My warmest wishes to all of you during these Holidays.

Love, Dad



  1. Kimber says:

    Mom Sandy and Dad Bob,
    Thank you so much for the support and beautiful image. I’ve never known my dad and I’ve not had a good male role model either. It’s great to hear that there is someone that would invite me in for being completely me. I’m pansexual and I know I can’t come out to my mom for a long time. It’s a good feeling to be able to have a “family” I can come out to. Thank you again.

  2. Gracie says:

    Let me just say that my father doesn’t know I’m gay, and takes every chance he can to put me down and make me feel like I am doing absolutely everything in my life wrong, even though I know for a fact that I’m not. My mom tries to act like I’ll marry a man some day. Both of them hate Christmas, so even though it’s my favorite time of year, I usually have to decorate and such by myself. So having a dad letter in there along with a mom letter absolutely moved me to tears. And I don’t cry.

    Thank you both so, so much. I hope you have a wonderful holiday season. You’re the kind of people that the world needs more of.

  3. Kathy says:

    Mom Sandy, Dad Bob
    Thanks for your offer of love and acceptance. I especially like knowing you could be parents to those of us who are older. I was adopted and also lesbian. Never felt quite accepted in my family. When I came out, my parents said they still loved me, but it was always with a silent disapproval. How nice it would be to have had parents who were openly affirming. My parents are long gone. I sometimes miss them because they were my parents, but I also still long for a positive parent who greets me with open arms and tells me they’re glad I’m here. I would also like to have had parents to accept the love I have to offer. They used to say “don’t get us anything for Christmas because we don’t need anything.” The Christmas scene you describe is heartwarming. It feeds my heart and soul, makes me feel I could be loved and worthy of love. Thank-you. Kathy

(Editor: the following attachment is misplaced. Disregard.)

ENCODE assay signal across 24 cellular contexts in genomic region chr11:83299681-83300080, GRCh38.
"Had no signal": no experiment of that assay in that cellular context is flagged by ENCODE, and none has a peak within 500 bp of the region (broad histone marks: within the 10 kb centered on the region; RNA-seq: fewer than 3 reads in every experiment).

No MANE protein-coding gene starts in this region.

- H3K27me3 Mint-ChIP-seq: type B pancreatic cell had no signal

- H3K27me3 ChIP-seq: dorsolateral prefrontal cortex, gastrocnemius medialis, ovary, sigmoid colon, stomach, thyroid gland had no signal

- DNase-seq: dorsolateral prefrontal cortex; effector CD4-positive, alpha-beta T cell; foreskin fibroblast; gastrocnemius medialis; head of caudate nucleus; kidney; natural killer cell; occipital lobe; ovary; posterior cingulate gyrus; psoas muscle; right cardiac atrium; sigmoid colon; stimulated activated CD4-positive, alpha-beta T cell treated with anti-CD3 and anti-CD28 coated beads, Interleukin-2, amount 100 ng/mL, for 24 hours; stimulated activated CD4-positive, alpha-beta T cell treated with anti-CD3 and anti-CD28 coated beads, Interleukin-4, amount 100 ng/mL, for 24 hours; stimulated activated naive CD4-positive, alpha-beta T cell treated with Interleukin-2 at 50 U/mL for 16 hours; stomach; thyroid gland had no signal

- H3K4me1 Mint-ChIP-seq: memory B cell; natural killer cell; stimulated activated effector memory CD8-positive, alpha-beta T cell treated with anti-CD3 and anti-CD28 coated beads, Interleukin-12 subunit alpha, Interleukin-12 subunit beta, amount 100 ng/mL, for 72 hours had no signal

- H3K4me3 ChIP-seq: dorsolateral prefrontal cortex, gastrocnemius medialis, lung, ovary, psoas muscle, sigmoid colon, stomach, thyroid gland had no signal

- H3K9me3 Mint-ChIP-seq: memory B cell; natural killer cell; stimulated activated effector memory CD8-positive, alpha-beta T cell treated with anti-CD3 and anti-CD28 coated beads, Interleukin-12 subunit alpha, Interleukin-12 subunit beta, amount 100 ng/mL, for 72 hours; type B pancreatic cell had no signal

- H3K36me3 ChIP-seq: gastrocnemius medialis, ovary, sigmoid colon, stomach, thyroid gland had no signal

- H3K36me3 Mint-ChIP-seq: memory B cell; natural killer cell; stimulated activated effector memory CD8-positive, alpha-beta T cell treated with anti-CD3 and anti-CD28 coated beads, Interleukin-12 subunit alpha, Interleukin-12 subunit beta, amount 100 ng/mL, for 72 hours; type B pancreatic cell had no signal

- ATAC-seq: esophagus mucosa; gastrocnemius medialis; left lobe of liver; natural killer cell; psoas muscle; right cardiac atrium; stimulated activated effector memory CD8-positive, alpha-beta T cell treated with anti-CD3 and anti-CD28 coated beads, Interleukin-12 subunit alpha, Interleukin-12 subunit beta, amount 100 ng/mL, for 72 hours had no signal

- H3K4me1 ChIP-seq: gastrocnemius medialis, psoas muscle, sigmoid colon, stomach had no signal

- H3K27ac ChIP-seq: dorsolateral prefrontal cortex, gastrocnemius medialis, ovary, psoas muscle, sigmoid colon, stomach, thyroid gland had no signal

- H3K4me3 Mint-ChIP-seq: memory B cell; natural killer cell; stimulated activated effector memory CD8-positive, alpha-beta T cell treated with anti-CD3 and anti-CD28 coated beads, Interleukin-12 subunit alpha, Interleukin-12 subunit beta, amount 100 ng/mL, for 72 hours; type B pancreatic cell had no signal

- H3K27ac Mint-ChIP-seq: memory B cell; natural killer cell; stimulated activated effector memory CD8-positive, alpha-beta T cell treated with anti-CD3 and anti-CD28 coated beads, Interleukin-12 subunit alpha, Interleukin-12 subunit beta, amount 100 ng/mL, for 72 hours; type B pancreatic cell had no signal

• Mom Sandy says:

      You are loved and accepted just the way you are. I’m sending you a virtual hug to let you know. You sound very special filled with sensitivity and loving. That’s a unique gift. Know that you are cared for and admired.


  4. Mom Sandy says:

    Dear Jay,
    How perceptive of you. I love British goodies and nibbles. That is so thoughtful of you.
    Know that we will be thinking of you and holding you in our hearts.

  5. Jay says:

    I’m so glad I came here and saw the pic of you guys. You look as beautiful and warm as your words.

    Was feeling a bit mopey when I got this email, because after work I have to go and shop for gifts and I won’t be buying presents for anyone I’m related to. I think now, though, I’m going to be able to keep my head up and enjoy it. I’ll smile when I find the gift I would bring over (maybe a hamper of traditional British nibbles and goodies – it seems like you might enjoy that).

    Thank you xx